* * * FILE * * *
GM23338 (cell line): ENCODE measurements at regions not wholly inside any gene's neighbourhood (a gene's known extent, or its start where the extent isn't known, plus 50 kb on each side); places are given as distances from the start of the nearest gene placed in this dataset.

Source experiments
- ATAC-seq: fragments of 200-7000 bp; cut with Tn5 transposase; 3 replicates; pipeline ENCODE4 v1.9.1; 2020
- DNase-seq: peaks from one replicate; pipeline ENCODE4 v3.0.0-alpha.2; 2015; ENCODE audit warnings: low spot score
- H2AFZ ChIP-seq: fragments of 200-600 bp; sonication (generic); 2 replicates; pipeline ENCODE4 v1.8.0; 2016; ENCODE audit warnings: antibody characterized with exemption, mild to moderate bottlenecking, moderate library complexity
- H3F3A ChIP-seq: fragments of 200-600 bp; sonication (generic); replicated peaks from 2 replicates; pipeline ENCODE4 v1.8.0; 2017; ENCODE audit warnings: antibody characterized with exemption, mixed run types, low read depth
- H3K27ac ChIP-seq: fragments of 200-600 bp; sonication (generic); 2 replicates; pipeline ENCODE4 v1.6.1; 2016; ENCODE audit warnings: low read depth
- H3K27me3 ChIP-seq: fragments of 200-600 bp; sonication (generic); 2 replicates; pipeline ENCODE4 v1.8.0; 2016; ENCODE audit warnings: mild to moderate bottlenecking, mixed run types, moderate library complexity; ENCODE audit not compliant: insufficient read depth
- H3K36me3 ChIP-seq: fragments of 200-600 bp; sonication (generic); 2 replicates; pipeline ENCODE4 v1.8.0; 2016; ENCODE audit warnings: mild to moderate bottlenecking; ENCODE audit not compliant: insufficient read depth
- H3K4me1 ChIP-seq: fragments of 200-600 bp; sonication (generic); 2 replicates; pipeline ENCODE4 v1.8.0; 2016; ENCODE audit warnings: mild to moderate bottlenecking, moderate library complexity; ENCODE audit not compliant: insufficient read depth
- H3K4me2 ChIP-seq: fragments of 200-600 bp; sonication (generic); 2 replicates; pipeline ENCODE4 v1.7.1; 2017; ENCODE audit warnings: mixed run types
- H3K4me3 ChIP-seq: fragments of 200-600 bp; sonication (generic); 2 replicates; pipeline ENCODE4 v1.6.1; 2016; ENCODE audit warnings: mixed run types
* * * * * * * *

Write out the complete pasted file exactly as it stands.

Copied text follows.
GM23338 (cell line): ENCODE measurements at regions not wholly inside any gene's neighbourhood (a gene's known extent, or its start where the extent isn't known, plus 50 kb on each side); places are given as distances from the start of the nearest gene placed in this dataset.

Source experiments
- ATAC-seq: fragments of 200-7000 bp; cut with Tn5 transposase; 3 replicates; pipeline ENCODE4 v1.9.1; 2020
- DNase-seq: peaks from one replicate; pipeline ENCODE4 v3.0.0-alpha.2; 2015; ENCODE audit warnings: low spot score
- H2AFZ ChIP-seq: fragments of 200-600 bp; sonication (generic); 2 replicates; pipeline ENCODE4 v1.8.0; 2016; ENCODE audit warnings: antibody characterized with exemption, mild to moderate bottlenecking, moderate library complexity
- H3F3A ChIP-seq: fragments of 200-600 bp; sonication (generic); replicated peaks from 2 replicates; pipeline ENCODE4 v1.8.0; 2017; ENCODE audit warnings: antibody characterized with exemption, mixed run types, low read depth
- H3K27ac ChIP-seq: fragments of 200-600 bp; sonication (generic); 2 replicates; pipeline ENCODE4 v1.6.1; 2016; ENCODE audit warnings: low read depth
- H3K27me3 ChIP-seq: fragments of 200-600 bp; sonication (generic); 2 replicates; pipeline ENCODE4 v1.8.0; 2016; ENCODE audit warnings: mild to moderate bottlenecking, mixed run types, moderate library complexity; ENCODE audit not compliant: insufficient read depth
- H3K36me3 ChIP-seq: fragments of 200-600 bp; sonication (generic); 2 replicates; pipeline ENCODE4 v1.8.0; 2016; ENCODE audit warnings: mild to moderate bottlenecking; ENCODE audit not compliant: insufficient read depth
- H3K4me1 ChIP-seq: fragments of 200-600 bp; sonication (generic); 2 replicates; pipeline ENCODE4 v1.8.0; 2016; ENCODE audit warnings: mild to moderate bottlenecking, moderate library complexity; ENCODE audit not compliant: insufficient read depth
- H3K4me2 ChIP-seq: fragments of 200-600 bp; sonication (generic); 2 replicates; pipeline ENCODE4 v1.7.1; 2017; ENCODE audit warnings: mixed run types
- H3K4me3 ChIP-seq: fragments of 200-600 bp; sonication (generic); 2 replicates; pipeline ENCODE4 v1.6.1; 2016; ENCODE audit warnings: mixed run types